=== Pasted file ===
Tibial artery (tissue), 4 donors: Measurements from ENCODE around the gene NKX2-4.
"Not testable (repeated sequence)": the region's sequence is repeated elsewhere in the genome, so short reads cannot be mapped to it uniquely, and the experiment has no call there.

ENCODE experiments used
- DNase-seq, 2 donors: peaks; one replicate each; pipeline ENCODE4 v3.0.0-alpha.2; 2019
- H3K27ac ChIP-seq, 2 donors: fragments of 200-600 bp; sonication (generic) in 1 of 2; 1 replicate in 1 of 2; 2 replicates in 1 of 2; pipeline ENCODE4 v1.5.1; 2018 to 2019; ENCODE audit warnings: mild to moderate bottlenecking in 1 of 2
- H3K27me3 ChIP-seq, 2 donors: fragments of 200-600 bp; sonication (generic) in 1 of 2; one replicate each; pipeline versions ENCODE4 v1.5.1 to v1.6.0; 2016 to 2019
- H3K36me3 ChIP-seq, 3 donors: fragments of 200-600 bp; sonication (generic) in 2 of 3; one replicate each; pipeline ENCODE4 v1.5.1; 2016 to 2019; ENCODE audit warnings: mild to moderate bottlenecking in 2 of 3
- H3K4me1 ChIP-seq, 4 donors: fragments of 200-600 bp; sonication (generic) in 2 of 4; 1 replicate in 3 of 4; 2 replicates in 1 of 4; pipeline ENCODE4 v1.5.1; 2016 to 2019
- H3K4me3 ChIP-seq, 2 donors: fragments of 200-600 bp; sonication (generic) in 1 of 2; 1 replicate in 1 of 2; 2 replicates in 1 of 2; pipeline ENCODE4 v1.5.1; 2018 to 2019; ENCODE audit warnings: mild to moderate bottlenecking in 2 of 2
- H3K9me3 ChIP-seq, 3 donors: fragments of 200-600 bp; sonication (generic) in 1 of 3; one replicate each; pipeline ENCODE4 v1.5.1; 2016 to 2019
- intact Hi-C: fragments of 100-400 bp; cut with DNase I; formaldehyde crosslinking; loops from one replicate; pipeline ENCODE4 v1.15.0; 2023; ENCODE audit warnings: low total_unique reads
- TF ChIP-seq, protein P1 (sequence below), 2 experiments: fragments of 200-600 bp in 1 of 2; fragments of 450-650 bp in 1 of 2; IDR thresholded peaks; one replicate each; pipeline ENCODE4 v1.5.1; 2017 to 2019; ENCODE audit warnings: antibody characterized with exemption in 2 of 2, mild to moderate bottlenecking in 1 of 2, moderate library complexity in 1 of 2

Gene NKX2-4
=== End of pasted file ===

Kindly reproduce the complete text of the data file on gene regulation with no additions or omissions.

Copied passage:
Tibial artery (tissue), 4 donors: Measurements from ENCODE around the gene NKX2-4.
"Not testable (repeated sequence)": the region's sequence is repeated elsewhere in the genome, so short reads cannot be mapped to it uniquely, and the experiment has no call there.

ENCODE experiments used
- DNase-seq, 2 donors: peaks; one replicate each; pipeline ENCODE4 v3.0.0-alpha.2; 2019
- H3K27ac ChIP-seq, 2 donors: fragments of 200-600 bp; sonication (generic) in 1 of 2; 1 replicate in 1 of 2; 2 replicates in 1 of 2; pipeline ENCODE4 v1.5.1; 2018 to 2019; ENCODE audit warnings: mild to moderate bottlenecking in 1 of 2
- H3K27me3 ChIP-seq, 2 donors: fragments of 200-600 bp; sonication (generic) in 1 of 2; one replicate each; pipeline versions ENCODE4 v1.5.1 to v1.6.0; 2016 to 2019
- H3K36me3 ChIP-seq, 3 donors: fragments of 200-600 bp; sonication (generic) in 2 of 3; one replicate each; pipeline ENCODE4 v1.5.1; 2016 to 2019; ENCODE audit warnings: mild to moderate bottlenecking in 2 of 3
- H3K4me1 ChIP-seq, 4 donors: fragments of 200-600 bp; sonication (generic) in 2 of 4; 1 replicate in 3 of 4; 2 replicates in 1 of 4; pipeline ENCODE4 v1.5.1; 2016 to 2019
- H3K4me3 ChIP-seq, 2 donors: fragments of 200-600 bp; sonication (generic) in 1 of 2; 1 replicate in 1 of 2; 2 replicates in 1 of 2; pipeline ENCODE4 v1.5.1; 2018 to 2019; ENCODE audit warnings: mild to moderate bottlenecking in 2 of 2
- H3K9me3 ChIP-seq, 3 donors: fragments of 200-600 bp; sonication (generic) in 1 of 3; one replicate each; pipeline ENCODE4 v1.5.1; 2016 to 2019
- intact Hi-C: fragments of 100-400 bp; cut with DNase I; formaldehyde crosslinking; loops from one replicate; pipeline ENCODE4 v1.15.0; 2023; ENCODE audit warnings: low total_unique reads
- TF ChIP-seq, protein P1 (sequence below), 2 experiments: fragments of 200-600 bp in 1 of 2; fragments of 450-650 bp in 1 of 2; IDR thresholded peaks; one replicate each; pipeline ENCODE4 v1.5.1; 2017 to 2019; ENCODE audit warnings: antibody characterized with exemption in 2 of 2, mild to moderate bottlenecking in 1 of 2, moderate library complexity in 1 of 2

Gene NKX2-4